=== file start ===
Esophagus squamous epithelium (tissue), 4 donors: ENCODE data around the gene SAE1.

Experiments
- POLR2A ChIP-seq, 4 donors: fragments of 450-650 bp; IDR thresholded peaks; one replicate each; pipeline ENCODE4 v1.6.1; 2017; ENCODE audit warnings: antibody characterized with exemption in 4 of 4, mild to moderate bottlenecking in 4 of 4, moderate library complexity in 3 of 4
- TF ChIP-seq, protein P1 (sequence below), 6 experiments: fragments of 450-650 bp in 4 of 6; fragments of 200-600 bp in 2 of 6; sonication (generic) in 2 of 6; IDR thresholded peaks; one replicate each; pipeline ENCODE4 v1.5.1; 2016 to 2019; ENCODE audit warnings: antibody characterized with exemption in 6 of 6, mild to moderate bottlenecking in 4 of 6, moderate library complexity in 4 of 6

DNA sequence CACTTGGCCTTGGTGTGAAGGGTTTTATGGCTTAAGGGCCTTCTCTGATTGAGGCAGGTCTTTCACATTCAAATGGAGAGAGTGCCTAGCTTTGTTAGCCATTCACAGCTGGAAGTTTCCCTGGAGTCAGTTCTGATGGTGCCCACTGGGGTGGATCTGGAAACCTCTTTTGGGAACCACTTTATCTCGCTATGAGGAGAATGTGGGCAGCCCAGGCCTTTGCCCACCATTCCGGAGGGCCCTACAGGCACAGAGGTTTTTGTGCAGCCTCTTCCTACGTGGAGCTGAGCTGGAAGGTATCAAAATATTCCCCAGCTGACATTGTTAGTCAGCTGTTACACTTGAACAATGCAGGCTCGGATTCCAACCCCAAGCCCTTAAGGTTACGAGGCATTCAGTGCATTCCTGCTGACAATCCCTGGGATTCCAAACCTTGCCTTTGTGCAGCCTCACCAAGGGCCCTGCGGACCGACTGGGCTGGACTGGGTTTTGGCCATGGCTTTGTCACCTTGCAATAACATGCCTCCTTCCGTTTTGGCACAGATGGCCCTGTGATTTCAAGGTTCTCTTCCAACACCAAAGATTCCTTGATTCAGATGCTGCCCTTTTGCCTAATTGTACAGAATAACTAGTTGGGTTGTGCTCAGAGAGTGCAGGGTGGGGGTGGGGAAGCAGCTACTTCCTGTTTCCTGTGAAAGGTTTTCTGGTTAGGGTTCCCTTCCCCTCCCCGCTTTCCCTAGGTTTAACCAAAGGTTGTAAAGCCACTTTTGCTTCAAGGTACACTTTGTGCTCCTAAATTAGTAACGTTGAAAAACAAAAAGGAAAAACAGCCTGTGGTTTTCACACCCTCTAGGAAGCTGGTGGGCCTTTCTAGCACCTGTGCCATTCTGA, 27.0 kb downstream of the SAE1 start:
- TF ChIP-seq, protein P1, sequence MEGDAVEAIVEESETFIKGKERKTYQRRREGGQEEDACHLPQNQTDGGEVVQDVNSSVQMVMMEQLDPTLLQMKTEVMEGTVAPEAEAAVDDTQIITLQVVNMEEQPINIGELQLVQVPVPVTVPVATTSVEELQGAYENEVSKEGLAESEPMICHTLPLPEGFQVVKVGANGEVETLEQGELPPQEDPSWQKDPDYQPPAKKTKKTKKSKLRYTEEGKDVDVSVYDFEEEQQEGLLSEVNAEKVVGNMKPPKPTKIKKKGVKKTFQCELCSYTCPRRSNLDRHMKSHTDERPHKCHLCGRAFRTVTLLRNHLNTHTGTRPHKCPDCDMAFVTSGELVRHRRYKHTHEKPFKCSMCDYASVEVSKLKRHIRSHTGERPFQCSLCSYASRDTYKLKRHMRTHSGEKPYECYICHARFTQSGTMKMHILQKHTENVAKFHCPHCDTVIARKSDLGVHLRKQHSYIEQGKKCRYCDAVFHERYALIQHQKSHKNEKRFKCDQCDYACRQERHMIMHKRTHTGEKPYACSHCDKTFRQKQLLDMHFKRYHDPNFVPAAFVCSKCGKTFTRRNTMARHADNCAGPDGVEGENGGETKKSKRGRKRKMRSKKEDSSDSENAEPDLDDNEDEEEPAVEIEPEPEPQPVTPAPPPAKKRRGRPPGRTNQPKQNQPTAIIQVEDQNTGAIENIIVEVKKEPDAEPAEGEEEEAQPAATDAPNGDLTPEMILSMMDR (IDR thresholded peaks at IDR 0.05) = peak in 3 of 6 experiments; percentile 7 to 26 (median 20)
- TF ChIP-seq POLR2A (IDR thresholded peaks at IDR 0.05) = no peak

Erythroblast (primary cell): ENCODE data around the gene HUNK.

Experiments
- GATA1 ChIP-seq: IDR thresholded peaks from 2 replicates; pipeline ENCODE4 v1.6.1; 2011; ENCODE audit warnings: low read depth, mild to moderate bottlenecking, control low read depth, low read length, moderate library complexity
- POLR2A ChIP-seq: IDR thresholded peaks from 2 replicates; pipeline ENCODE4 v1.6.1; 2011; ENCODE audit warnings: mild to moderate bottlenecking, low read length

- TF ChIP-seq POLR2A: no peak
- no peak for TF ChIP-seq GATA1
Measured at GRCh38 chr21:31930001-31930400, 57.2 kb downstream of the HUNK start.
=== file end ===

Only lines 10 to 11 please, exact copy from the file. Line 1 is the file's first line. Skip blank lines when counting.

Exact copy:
- GATA1 ChIP-seq: IDR thresholded peaks from 2 replicates; pipeline ENCODE4 v1.6.1; 2011; ENCODE audit warnings: low read depth, mild to moderate bottlenecking, control low read depth, low read length, moderate library complexity
- POLR2A ChIP-seq: IDR thresholded peaks from 2 replicates; pipeline ENCODE4 v1.6.1; 2011; ENCODE audit warnings: mild to moderate bottlenecking, low read length